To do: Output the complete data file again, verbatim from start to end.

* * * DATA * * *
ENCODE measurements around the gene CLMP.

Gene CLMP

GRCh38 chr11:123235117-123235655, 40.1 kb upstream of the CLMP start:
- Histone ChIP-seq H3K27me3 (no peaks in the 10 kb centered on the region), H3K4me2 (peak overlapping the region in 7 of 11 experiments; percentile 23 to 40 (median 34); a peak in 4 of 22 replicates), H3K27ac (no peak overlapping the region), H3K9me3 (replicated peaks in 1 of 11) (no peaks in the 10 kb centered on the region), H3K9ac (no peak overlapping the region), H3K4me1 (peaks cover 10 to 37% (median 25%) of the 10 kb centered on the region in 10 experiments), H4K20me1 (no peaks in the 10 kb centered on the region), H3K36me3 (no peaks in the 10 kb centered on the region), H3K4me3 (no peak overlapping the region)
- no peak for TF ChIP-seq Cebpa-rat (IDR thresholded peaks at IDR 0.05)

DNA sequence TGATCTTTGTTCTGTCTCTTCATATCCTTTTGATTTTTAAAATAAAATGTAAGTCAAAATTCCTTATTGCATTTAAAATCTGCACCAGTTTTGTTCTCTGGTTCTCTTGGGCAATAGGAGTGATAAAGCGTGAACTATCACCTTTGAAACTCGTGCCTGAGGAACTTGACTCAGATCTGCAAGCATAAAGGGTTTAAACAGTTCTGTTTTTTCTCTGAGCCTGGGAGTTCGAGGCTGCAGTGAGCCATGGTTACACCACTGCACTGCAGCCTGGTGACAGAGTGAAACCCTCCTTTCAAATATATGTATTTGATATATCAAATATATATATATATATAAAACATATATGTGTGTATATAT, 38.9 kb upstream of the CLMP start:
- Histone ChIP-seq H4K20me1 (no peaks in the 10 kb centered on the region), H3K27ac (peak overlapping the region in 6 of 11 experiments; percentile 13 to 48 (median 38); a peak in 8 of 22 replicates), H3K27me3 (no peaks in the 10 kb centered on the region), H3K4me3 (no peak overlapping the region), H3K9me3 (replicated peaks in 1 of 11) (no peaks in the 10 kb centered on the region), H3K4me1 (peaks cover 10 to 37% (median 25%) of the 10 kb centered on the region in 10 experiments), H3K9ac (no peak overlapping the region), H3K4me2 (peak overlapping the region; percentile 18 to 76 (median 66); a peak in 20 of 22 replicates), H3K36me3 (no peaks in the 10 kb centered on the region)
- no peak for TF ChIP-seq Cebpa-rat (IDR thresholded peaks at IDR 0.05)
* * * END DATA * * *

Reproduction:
ENCODE measurements around the gene CLMP.

Gene CLMP

GRCh38 chr11:123235117-123235655, 40.1 kb upstream of the CLMP start:
- Histone ChIP-seq H3K27me3 (no peaks in the 10 kb centered on the region), H3K4me2 (peak overlapping the region in 7 of 11 experiments; percentile 23 to 40 (median 34); a peak in 4 of 22 replicates), H3K27ac (no peak overlapping the region), H3K9me3 (replicated peaks in 1 of 11) (no peaks in the 10 kb centered on the region), H3K9ac (no peak overlapping the region), H3K4me1 (peaks cover 10 to 37% (median 25%) of the 10 kb centered on the region in 10 experiments), H4K20me1 (no peaks in the 10 kb centered on the region), H3K36me3 (no peaks in the 10 kb centered on the region), H3K4me3 (no peak overlapping the region)
- no peak for TF ChIP-seq Cebpa-rat (IDR thresholded peaks at IDR 0.05)

DNA sequence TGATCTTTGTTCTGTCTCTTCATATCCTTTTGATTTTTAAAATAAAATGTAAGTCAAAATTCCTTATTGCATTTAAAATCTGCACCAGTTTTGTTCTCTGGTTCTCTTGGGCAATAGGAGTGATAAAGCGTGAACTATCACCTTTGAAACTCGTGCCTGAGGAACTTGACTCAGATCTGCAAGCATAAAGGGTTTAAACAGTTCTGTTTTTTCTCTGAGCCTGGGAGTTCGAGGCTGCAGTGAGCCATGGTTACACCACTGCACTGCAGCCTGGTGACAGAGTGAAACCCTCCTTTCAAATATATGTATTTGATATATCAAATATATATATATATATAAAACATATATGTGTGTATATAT, 38.9 kb upstream of the CLMP start:
- Histone ChIP-seq H4K20me1 (no peaks in the 10 kb centered on the region), H3K27ac (peak overlapping the region in 6 of 11 experiments; percentile 13 to 48 (median 38); a peak in 8 of 22 replicates), H3K27me3 (no peaks in the 10 kb centered on the region), H3K4me3 (no peak overlapping the region), H3K9me3 (replicated peaks in 1 of 11) (no peaks in the 10 kb centered on the region), H3K4me1 (peaks cover 10 to 37% (median 25%) of the 10 kb centered on the region in 10 experiments), H3K9ac (no peak overlapping the region), H3K4me2 (peak overlapping the region; percentile 18 to 76 (median 66); a peak in 20 of 22 replicates), H3K36me3 (no peaks in the 10 kb centered on the region)
- no peak for TF ChIP-seq Cebpa-rat (IDR thresholded peaks at IDR 0.05)